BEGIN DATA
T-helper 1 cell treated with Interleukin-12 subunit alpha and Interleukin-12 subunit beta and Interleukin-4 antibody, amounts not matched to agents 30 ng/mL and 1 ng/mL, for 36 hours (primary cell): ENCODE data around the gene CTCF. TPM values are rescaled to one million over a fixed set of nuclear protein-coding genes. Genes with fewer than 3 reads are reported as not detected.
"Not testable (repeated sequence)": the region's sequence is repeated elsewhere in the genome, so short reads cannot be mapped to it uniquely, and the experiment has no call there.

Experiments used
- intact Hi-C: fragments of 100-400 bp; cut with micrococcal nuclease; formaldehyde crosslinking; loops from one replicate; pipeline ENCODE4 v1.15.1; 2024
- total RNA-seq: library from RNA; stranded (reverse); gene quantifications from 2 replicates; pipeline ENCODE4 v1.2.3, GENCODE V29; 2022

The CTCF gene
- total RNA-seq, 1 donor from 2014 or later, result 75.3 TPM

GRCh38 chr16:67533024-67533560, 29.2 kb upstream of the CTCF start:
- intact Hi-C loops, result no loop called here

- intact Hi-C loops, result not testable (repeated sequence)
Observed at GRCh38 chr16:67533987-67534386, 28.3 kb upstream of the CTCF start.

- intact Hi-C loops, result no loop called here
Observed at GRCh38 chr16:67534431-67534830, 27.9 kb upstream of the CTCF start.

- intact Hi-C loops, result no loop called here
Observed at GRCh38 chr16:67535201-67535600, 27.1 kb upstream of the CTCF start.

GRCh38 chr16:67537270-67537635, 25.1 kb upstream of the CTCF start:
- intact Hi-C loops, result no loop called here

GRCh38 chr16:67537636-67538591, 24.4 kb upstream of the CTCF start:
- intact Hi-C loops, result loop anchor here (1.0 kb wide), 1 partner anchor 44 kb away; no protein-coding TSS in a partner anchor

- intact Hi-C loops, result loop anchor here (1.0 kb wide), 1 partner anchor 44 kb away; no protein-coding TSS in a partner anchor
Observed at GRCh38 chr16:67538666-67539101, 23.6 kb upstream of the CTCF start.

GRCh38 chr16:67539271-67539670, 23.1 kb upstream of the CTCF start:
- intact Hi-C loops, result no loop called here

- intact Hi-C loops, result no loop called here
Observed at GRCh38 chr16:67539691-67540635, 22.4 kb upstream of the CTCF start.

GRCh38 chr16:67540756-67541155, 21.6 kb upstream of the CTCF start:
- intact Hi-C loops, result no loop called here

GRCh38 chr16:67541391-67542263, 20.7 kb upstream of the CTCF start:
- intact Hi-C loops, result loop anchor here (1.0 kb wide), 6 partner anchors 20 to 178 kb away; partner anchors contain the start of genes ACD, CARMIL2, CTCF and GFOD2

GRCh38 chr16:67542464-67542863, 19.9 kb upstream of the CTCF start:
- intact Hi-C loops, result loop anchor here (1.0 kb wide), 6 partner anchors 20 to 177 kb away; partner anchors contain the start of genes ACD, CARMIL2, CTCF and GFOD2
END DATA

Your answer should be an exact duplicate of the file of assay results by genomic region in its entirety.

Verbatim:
T-helper 1 cell treated with Interleukin-12 subunit alpha and Interleukin-12 subunit beta and Interleukin-4 antibody, amounts not matched to agents 30 ng/mL and 1 ng/mL, for 36 hours (primary cell): ENCODE data around the gene CTCF. TPM values are rescaled to one million over a fixed set of nuclear protein-coding genes. Genes with fewer than 3 reads are reported as not detected.
"Not testable (repeated sequence)": the region's sequence is repeated elsewhere in the genome, so short reads cannot be mapped to it uniquely, and the experiment has no call there.

Experiments used
- intact Hi-C: fragments of 100-400 bp; cut with micrococcal nuclease; formaldehyde crosslinking; loops from one replicate; pipeline ENCODE4 v1.15.1; 2024
- total RNA-seq: library from RNA; stranded (reverse); gene quantifications from 2 replicates; pipeline ENCODE4 v1.2.3, GENCODE V29; 2022

The CTCF gene
- total RNA-seq, 1 donor from 2014 or later, result 75.3 TPM

GRCh38 chr16:67533024-67533560, 29.2 kb upstream of the CTCF start:
- intact Hi-C loops, result no loop called here

- intact Hi-C loops, result not testable (repeated sequence)
Observed at GRCh38 chr16:67533987-67534386, 28.3 kb upstream of the CTCF start.

- intact Hi-C loops, result no loop called here
Observed at GRCh38 chr16:67534431-67534830, 27.9 kb upstream of the CTCF start.

- intact Hi-C loops, result no loop called here
Observed at GRCh38 chr16:67535201-67535600, 27.1 kb upstream of the CTCF start.

GRCh38 chr16:67537270-67537635, 25.1 kb upstream of the CTCF start:
- intact Hi-C loops, result no loop called here

GRCh38 chr16:67537636-67538591, 24.4 kb upstream of the CTCF start:
- intact Hi-C loops, result loop anchor here (1.0 kb wide), 1 partner anchor 44 kb away; no protein-coding TSS in a partner anchor

- intact Hi-C loops, result loop anchor here (1.0 kb wide), 1 partner anchor 44 kb away; no protein-coding TSS in a partner anchor
Observed at GRCh38 chr16:67538666-67539101, 23.6 kb upstream of the CTCF start.

GRCh38 chr16:67539271-67539670, 23.1 kb upstream of the CTCF start:
- intact Hi-C loops, result no loop called here

- intact Hi-C loops, result no loop called here
Observed at GRCh38 chr16:67539691-67540635, 22.4 kb upstream of the CTCF start.

GRCh38 chr16:67540756-67541155, 21.6 kb upstream of the CTCF start:
- intact Hi-C loops, result no loop called here

GRCh38 chr16:67541391-67542263, 20.7 kb upstream of the CTCF start:
- intact Hi-C loops, result loop anchor here (1.0 kb wide), 6 partner anchors 20 to 178 kb away; partner anchors contain the start of genes ACD, CARMIL2, CTCF and GFOD2

GRCh38 chr16:67542464-67542863, 19.9 kb upstream of the CTCF start:
- intact Hi-C loops, result loop anchor here (1.0 kb wide), 6 partner anchors 20 to 177 kb away; partner anchors contain the start of genes ACD, CARMIL2, CTCF and GFOD2